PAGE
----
personnel assume this type of loyalty without
question, but they must also broaden their loyalty
to include their superiors and subordinates.
Because of human nature, the ordinary person
wants to and will extend loyalty to others in the
organization. In the long run, however, everyone
must earn the loyalty of others. Part of the price
a person pays for earning this loyalty is extending
loyalty to others. Enlisted personnel are par-
ticularly sensitive about loyalty extended to them
and are quick to discern and resent its absence.
The degree of loyalty a division officer shows
toward the division has a direct bearing on the
morale of division personnel. Most persons have
a strong devotion to duty, and their self-respect
will not allow them to neglect that duty merely
to spite a superior. But the officer who has not
earned the loyalty of the personnel cannot expect
to receive that extra effort above the call of duty
often necessary to accomplish a mission. This
brings us to another important quality, devotion
DEVOTION TO DUTY
Devotion to duty is closely allied to loyalty.
In fact, it might be defined as loyalty to the post
or position one holds. Occasionally immature
young persons feel their talents are superior to
those required to fill the positions in which they
find themselves. In such cases these young persons
may become resentful because their abilities are
not used to better advantage. Consequently, their
performance falls off.
More mature persons might assume that
because the position exists, it must be important
even though the importance is not readily
apparent. Assuming this, such persons give a little
more to the position than it requires by spending
their extra energy and talents learning the new job.
Thus, they fulfill their obligation to the organiza-
tion, inspire other personnel to greater efforts,
and earn the respect of all concerned. When
important openings occur, the choice between
these individuals and others less willing to put
forth extra effort is clear.
Any civilian firm would consider ambitious
persons as positive assets; employers would keep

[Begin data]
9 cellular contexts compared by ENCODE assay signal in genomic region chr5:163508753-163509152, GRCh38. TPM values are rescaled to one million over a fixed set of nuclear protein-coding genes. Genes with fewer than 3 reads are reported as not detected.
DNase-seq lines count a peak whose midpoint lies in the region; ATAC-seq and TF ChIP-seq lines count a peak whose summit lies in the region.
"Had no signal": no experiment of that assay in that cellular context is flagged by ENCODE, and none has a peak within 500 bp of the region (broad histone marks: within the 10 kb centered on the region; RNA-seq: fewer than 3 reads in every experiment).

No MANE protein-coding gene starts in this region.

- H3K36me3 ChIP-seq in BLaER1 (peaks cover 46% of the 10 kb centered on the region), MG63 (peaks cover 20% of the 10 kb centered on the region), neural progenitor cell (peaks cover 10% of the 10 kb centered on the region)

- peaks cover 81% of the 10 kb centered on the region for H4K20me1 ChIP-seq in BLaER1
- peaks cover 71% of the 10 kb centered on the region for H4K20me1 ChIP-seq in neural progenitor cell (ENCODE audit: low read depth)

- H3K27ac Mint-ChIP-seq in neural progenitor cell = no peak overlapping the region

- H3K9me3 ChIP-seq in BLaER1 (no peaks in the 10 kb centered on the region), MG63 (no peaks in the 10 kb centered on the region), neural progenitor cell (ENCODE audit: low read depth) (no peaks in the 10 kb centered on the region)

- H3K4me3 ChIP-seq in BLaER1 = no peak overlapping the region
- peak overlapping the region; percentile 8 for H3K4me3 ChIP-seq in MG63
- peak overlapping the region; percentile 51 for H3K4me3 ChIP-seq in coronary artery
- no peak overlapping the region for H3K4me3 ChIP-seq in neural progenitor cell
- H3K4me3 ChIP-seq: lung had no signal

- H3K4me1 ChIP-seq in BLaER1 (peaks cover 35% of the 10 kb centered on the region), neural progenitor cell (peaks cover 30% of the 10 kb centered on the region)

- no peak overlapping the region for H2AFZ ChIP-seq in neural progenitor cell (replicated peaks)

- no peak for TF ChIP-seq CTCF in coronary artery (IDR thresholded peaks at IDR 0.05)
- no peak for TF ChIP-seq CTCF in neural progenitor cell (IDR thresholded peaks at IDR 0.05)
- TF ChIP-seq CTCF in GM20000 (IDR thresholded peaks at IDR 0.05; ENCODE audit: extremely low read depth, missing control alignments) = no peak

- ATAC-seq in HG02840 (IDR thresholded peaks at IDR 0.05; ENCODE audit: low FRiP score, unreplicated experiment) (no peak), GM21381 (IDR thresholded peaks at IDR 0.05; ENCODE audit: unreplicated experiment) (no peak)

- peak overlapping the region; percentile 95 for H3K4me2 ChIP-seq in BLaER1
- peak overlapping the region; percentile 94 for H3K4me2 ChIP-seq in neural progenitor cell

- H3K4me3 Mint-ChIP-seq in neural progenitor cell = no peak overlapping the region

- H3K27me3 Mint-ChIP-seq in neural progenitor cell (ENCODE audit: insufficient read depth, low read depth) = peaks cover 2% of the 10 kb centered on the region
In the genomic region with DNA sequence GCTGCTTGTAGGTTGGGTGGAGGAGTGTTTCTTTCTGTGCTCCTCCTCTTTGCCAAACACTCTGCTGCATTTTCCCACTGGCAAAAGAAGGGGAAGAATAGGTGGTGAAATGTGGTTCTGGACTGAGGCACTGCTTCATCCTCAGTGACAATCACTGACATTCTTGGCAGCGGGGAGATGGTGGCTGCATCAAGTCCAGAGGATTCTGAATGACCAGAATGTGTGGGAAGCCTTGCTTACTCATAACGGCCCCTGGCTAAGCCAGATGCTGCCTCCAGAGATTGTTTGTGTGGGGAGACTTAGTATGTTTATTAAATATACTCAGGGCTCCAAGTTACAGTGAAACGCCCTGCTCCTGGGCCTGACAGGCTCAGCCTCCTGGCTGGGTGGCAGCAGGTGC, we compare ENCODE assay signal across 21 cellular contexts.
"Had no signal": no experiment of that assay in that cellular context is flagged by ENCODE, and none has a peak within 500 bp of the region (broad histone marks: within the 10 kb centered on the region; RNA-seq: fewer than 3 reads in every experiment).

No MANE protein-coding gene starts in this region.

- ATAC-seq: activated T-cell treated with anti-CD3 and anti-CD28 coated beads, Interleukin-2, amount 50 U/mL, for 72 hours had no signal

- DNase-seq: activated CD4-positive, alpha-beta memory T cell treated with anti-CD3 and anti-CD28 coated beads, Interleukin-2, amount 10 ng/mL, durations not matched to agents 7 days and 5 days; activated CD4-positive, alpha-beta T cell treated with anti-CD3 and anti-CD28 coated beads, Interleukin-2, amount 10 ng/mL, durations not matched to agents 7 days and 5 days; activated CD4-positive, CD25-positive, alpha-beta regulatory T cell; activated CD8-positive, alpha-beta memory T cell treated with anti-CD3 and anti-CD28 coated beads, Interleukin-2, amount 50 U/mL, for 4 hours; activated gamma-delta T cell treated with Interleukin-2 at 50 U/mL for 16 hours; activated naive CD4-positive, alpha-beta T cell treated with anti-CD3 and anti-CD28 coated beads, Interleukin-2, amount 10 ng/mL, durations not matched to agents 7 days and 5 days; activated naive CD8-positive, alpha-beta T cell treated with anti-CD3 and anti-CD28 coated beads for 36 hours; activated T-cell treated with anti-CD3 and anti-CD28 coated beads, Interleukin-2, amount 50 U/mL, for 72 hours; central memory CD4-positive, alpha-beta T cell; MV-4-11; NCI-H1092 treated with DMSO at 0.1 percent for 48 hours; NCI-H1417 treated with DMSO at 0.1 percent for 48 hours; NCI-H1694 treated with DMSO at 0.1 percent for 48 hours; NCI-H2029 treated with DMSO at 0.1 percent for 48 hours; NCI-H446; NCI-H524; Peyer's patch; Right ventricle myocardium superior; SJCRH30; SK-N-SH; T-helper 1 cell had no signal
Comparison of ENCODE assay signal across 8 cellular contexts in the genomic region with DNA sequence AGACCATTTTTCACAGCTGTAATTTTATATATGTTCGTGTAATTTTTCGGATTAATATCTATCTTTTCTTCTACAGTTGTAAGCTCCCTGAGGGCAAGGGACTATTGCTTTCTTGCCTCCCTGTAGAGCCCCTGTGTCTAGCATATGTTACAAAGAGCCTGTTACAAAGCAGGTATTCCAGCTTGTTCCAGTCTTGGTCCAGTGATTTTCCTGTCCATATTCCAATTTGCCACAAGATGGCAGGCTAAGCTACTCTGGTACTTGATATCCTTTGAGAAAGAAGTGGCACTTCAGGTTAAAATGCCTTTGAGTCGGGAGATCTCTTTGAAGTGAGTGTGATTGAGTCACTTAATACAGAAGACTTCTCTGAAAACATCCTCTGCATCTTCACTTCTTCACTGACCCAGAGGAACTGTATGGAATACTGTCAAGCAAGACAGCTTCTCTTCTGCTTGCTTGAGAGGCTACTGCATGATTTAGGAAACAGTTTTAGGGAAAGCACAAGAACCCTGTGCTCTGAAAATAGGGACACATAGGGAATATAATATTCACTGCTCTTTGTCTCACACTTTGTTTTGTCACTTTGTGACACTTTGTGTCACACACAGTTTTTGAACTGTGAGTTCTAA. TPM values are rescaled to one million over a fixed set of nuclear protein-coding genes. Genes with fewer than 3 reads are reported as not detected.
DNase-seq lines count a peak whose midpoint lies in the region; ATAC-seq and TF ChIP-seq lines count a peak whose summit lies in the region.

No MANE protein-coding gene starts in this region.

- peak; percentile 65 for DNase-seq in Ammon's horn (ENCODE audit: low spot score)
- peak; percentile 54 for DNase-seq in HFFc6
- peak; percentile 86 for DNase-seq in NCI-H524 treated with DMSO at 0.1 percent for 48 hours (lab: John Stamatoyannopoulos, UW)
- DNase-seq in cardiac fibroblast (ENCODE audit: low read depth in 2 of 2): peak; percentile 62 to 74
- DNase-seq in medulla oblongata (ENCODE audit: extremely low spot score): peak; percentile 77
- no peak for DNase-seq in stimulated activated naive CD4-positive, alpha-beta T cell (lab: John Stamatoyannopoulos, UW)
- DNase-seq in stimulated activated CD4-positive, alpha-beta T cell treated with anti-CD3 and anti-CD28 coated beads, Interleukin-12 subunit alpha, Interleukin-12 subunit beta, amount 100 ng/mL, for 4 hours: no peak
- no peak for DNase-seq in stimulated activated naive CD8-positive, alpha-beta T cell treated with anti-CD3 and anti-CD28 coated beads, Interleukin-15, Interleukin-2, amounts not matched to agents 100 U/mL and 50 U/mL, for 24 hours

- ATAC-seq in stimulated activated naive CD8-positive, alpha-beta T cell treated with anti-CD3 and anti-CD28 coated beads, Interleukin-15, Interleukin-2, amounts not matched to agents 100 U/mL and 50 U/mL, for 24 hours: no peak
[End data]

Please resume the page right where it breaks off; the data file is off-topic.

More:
their eyes on them and perhaps expect great things
of them. However, mere ambition is not enough
in the military service. Any military service
expects all of its officers or enlisted persons to
place duty above themselves. Everyone at all times
must do their duty to the best of their ability. They
must do their best in an effort to support the
efficient accomplishment of the Navys mission,
not to receive personal gain.
Individuals who refuse to shoulder their share
of the load make it that much heavier for the rest
of the unit. Hardships may be increased, lives may
be sacrificed needlessly, and the unit might fail
to accomplish its mission. The well-known parable
of the loss of a kingdom through want of a horse
describes the situation perfectly.
The ability to take orders goes hand in hand
with devotion to duty. One so closely follows the
other that distinguishing between them is difficult.
Commands usually issue standing orders to cover
every situation. The orders help those assigned to
the position do the job more effectively. As soon
as a person receives an order, it becomes that
persons duty to carry it out. Therefore, personnel
should not resent even the most trivial order, even
one given in the nature of a reminder, necessary
or not. Personnel should obey each order quickly
and cheerfully and report its accomplishment to
the superior who gave it.
Devotion to duty and the ability to take orders
are so important that the Navy has no place for
the immature people who refuse to grow up. It
has no place for the self-seekers who do their best
only when it is advantageous to them to do so.
The Navy doesnt need resentful, hard-headed,
self-important individuals who cannot take
Leaders who thoroughly know their job are
far better qualified to lead than ones who do not;
but unfortunately, professional experience does
not burst into full bloom merely because one
wishes it so. Although as a new officer, you will
have professional knowledge, you will lack pro-
fessional experience when you step aboard ship
for the first time. Yet, you will be placed in a
position of leadership, given various jobs to do,
and then seemingly left to your own devices. The
jobs will appear monumental to you. Uppermost
in your mind will be the probability of your
making a serious error that could expose your
inexperience. You will have people on all sides,
however, ready to assist you.
The officer you relieve will assist you in
learning your new duties, outline the present
program, and point out what has not been done.
The officer will also discuss the inherent dif-
ficulties of the job and briefly describe the abilities
and personalities of your new division personnel.
Senior officers are always ready to give you a